It's fair to say the highlight of the 2010-11 European season for Asian football was the number of players who had breakthrough campaigns with their clubs.
The apparent increase in Japanese players heading to Europe to embark on club careers arguably had an influence, but the number of young footballers from around Asia developing their game abroad certainly bodes well for the future.
With that in mind, Goal.com takes time to reflect on the Top 10 Asians in Europe for the 2010-11 season.
|10. Ryo Miyaichi (Feyenoord)
Little was known about the Japanese schoolkid before his loan move from Arsenal to Feyenoord in January, but when given his chance in Rotterdam he thrived. Miyaichi was man-of-the-match on his Feyenoord debut before scoring in his home bow for the club. The 18-year-old left-winger helped the club move away from the drop and his sparkling late-season performance against Willem II, when he scored two and assisted two more, saw him nicknamed 'Ryodinho'.
|9. Javad Nekounam (Osasuna)
The Iranian midfielder has had another strong season in the challenging Spanish La Liga. Nekounam has been a mainstay in the Osasuna starting line-up all term as the side have hovered just clear of relegation, although they are not safe just yet heading into the final day. Nekounam is incredibly Osasuna's top scorer this season with six goals, two of which came in a fine performance against Espanyol in February.
|8. Tim Cahill (Everton)
The Australian is a player who gives his all for the cause and this season has been no different despite struggling through the second half of the campaign with a foot problem. Cahill's early season form saw him near the top of the Premier League scoring charts with nine goals before the turn of the year. He had been at his predatory best with his trademark headers, but hasn't scored since the Asian Cup.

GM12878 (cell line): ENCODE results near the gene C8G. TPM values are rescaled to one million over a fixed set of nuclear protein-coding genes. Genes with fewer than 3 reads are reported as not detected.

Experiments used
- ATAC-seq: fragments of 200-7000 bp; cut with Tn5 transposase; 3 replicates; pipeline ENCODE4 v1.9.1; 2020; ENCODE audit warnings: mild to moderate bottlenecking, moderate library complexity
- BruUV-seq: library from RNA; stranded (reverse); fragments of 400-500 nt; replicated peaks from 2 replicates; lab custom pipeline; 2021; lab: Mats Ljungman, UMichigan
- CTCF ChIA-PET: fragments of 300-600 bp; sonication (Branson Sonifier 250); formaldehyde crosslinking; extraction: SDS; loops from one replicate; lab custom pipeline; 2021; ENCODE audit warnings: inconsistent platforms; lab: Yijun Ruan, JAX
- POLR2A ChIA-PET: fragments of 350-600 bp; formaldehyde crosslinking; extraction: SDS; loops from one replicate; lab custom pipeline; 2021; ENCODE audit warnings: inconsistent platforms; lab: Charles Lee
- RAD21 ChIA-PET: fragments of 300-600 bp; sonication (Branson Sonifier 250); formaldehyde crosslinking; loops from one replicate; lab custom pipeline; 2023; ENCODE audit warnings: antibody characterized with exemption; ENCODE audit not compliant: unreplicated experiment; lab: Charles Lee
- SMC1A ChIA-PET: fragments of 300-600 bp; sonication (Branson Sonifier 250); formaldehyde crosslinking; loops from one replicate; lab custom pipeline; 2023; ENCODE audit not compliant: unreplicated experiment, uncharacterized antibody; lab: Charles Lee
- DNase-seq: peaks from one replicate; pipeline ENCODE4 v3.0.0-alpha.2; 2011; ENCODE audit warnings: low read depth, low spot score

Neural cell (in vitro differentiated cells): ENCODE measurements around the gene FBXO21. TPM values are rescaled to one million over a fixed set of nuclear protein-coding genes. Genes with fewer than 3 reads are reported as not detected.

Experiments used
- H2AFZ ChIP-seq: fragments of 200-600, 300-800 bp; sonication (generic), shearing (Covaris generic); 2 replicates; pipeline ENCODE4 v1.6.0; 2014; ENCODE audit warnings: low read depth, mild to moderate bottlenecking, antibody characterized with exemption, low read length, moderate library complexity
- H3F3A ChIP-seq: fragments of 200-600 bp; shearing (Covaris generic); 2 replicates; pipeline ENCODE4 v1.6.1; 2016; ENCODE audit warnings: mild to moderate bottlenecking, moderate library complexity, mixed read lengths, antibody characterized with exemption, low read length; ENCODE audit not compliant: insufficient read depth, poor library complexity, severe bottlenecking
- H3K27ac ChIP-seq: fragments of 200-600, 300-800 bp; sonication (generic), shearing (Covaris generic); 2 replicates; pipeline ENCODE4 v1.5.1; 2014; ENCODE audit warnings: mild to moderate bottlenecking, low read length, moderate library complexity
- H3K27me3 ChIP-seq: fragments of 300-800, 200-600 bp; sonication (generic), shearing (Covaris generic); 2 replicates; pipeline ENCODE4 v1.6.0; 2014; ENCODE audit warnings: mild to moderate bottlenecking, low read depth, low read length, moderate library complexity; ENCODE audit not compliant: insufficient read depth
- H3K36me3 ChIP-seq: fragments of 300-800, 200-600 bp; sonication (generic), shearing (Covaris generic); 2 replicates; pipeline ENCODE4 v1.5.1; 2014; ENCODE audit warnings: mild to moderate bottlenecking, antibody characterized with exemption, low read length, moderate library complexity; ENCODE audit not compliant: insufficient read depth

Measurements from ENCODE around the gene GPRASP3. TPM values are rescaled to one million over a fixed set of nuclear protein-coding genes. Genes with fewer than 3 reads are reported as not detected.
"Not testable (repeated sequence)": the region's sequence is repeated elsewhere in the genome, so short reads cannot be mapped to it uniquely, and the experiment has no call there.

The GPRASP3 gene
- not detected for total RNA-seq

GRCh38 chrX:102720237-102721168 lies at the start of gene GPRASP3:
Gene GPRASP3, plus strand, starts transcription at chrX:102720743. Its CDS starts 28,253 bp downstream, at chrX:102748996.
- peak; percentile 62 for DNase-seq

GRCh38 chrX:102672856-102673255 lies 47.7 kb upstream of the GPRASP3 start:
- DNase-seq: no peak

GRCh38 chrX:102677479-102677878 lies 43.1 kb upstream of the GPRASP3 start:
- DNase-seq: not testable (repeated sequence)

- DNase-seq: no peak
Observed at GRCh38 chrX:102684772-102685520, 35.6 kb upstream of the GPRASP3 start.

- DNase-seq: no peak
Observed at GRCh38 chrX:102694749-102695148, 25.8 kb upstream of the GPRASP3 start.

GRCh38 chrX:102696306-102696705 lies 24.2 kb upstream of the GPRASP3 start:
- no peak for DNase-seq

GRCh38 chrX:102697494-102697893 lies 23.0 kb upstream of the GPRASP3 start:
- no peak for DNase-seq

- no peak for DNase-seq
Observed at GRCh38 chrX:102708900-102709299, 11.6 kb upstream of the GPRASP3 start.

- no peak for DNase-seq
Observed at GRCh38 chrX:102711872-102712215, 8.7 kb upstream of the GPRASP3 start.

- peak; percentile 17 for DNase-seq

|7. Makoto Hasebe (VfL Wolfsburg)
Another typically solid season from the versatile Japan international who helped marshal struggling VfL Wolfsburg away from relegation. Hasebe may not grab the headlines but his steady influence and work ethic have been important for the Wolves after a rocky spell which saw manager Steve McClaren axed in Feburary. The experienced midfielder was a regular towards the end of term under new boss Felix Magath.
|6. Ki Sung-Yueng (Celtic)
The 'Korean Gerrard' certainly handled himself well enough in his first full season in the hurly-burly Scottish Premier League. At times the 22-year-old struggled to assert himself in midfield, which affected his consistency, but he displayed lovely technique and great creativity to offer Celtic fans plenty of hope with him pulling the strings. Ki's performance also aroused interest from Italian club Napoli.
|5. Ali Al-Habsi (Wigan Athletic)
The Oman goalkeeper has been one of struggling Wigan's most consistent performers this term. Al-Habsi, on a season-long loan from Bolton, was given the nod ahead of Chris Kirkland as Wigan's number one early in the campaign and hasn't looked back, making countless saves which have given the Latics hope of survival going into the final day.
|4. Lee Chung-Yong (Bolton)
The Korean right-winger was a revelation in his first term in England and there was no second-season blues this term. Lee's creativity, pace and tirelessness have made him a popular figure at Reebok Stadium. He's provided eight assists and scored three goals for the Trotters this term and his importance to the side was shown when, after he left for the Asian Cup in January, the Trotters lost four of their next five league games.
|2. Shinji Kagawa (Borussia Dortmund)
Few imagined the impact the Japanese midfielder would have at eventual champions Dortmund when he signed for a mere €350,000 (£307,800) from Cerezo Osaka last year. Kagawa's midfield play was arguably the key to Dortmund's superb first half of the season which set up their title charge. By the break, Kagawa had eight goals in 17 games. Unfortunately he injured his metatarsal at the Asian Cup and missed most of the second half of term, otherwise he'd have been number one.
There you have it. Disagree with our selection? Let us know who you would have included in your esteemed line-up. As ever, we’re open to your suggestions and musings.
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